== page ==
Acta Anthropologica Sinica ›› 2022, Vol. 41 ›› Issue (06): 1083-1096.doi: 10.16359/j.1000-3193/AAS.2022.0051

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An application prospect of paleoproteomic analysis in the evolution of East Asian populations

RAO Huiyun1,2()   

  1. 1. Key Laboratory of Vertebrate Evolution and Human Origins, Institute of Vertebrate Paleontology and Paleoanthropology, Chinese Academy of Sciences, Beijing 100044
    2. CAS Center for Excellence in Life and Paleoenvironment, Beijing 100044
  • Received:2021-12-01 Revised:2022-03-14 Online:2022-12-15 Published:2022-12-19


The evolutionary history of East Asian populations has involved several multidisciplinary approaches, but this review will bring in a different type of analysis, that of paleoproteomic analysis. Compared with ancient DNA, ancient proteins can preserve in (sub)tropical areas, thus offering significant potential in tracking human evolutionary history. Abundant human fossils have been discovered in East Asia, including Homo erectus, archaic Homo sapiens, early modern humans and late Homo sapiens, which generally form a continuous sequence. However, molecular evidences from the Pleistocene or earlier samples are scarce. In order to promote the application of paleoproteomic analysis in East Asia, this paper reviews its history, potential, challenges and future prospects. Key highlights are listed below. 1) Although ancient protein analysis goes back to 1954, its development was quite slow until the advent of soft-ionization mass spectrometry in 2000. Advances in high-resolution and high-throughput instrumentation now allow researchers to study ancient proteomes; a study that has been well employed in archaeological and evolutionary research. 2) Enamel, dentine and bone are three main substrates for protein preservation in human fossils, with enamel possessing the highest potential for deep-time survival. The earliest enamel proteome sequences were retrieved from a 1.9 MaBP Gigantopithecus molar from South China, with a thermal age of 11.8 MaBP at 10°C. 3) Different taxonomic groups and protein types have diverse amino acid substitution rates. Based on current researches, there are certain mutation positions along the main proteins of bones and teeth from human fossils that could help construct human evolutionary history in broader space and deeper time. 4) Paleoproteomic analysis faces the challenges of low endogenous protein content in fossil samples and a lack of full reference database. 5) Further methodological exploration should focus on three aspects, i.e., optimization of extraction methods, automatic species identification of ZooMS spectra and in-depth interpretation of mass spectrometry data. With an accumulation of more molecular evidence, especially from earlier human fossils which are out of reach for ancient DNA, paleoproteomic analysis could provide more clues in helping to draw a more accurate and clear phylogenetic tree on human evolutionary history in East Asia.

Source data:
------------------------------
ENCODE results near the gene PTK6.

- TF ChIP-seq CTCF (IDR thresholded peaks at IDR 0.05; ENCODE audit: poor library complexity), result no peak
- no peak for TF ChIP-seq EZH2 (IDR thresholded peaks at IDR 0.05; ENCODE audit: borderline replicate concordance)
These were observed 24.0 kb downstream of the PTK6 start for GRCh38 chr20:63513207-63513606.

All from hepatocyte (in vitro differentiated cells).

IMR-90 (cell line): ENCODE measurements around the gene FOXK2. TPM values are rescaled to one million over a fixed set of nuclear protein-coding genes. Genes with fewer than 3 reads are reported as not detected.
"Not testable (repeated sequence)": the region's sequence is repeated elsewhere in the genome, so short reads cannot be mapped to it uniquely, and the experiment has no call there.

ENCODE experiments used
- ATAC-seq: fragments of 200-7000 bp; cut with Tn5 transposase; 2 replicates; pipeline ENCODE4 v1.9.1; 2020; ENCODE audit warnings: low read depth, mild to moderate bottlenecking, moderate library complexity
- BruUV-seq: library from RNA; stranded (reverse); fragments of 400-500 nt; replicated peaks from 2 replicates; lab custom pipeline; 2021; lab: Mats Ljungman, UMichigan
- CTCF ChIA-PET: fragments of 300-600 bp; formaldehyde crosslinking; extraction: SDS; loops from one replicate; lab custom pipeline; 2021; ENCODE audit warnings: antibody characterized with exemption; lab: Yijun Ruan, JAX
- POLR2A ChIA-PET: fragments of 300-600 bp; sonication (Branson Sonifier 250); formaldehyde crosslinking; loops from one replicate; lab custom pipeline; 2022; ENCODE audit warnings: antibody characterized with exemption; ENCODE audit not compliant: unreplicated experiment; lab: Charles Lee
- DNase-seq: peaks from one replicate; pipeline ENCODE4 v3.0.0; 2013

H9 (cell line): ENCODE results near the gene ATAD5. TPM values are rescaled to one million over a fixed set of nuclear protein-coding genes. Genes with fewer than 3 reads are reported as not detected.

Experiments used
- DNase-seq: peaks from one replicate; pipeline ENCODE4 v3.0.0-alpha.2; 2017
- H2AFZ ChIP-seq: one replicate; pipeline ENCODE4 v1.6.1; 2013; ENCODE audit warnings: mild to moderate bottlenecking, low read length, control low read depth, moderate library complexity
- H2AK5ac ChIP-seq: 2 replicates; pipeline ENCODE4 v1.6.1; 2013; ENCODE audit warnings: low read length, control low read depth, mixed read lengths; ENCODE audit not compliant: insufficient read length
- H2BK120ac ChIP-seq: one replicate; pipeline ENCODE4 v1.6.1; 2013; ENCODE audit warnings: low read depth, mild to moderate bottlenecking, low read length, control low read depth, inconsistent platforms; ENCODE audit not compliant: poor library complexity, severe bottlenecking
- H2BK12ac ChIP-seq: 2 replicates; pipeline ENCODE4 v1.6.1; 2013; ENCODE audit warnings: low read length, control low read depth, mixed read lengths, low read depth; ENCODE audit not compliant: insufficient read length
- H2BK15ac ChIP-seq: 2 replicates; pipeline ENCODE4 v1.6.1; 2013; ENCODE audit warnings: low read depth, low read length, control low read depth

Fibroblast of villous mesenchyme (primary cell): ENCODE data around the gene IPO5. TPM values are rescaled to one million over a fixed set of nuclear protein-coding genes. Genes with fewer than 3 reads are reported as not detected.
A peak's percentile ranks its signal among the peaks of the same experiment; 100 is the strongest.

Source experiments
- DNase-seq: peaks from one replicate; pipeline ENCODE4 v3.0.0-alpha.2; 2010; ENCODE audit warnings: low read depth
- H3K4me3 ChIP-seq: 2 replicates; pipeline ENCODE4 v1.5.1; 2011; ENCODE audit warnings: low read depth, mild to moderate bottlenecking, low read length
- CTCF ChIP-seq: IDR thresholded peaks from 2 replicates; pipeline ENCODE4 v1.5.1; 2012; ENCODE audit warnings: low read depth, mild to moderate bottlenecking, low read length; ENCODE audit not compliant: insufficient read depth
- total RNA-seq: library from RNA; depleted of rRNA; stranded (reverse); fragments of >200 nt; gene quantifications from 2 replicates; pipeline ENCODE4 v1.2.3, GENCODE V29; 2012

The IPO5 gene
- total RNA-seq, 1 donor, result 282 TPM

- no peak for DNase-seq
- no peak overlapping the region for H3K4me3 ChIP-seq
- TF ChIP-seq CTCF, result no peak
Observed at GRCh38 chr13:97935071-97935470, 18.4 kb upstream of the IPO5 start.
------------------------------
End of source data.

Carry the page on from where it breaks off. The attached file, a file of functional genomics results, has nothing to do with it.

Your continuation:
Key words: biological anthropology, phylogeny, palaeoproteomics, mass spectrometry, East Asia

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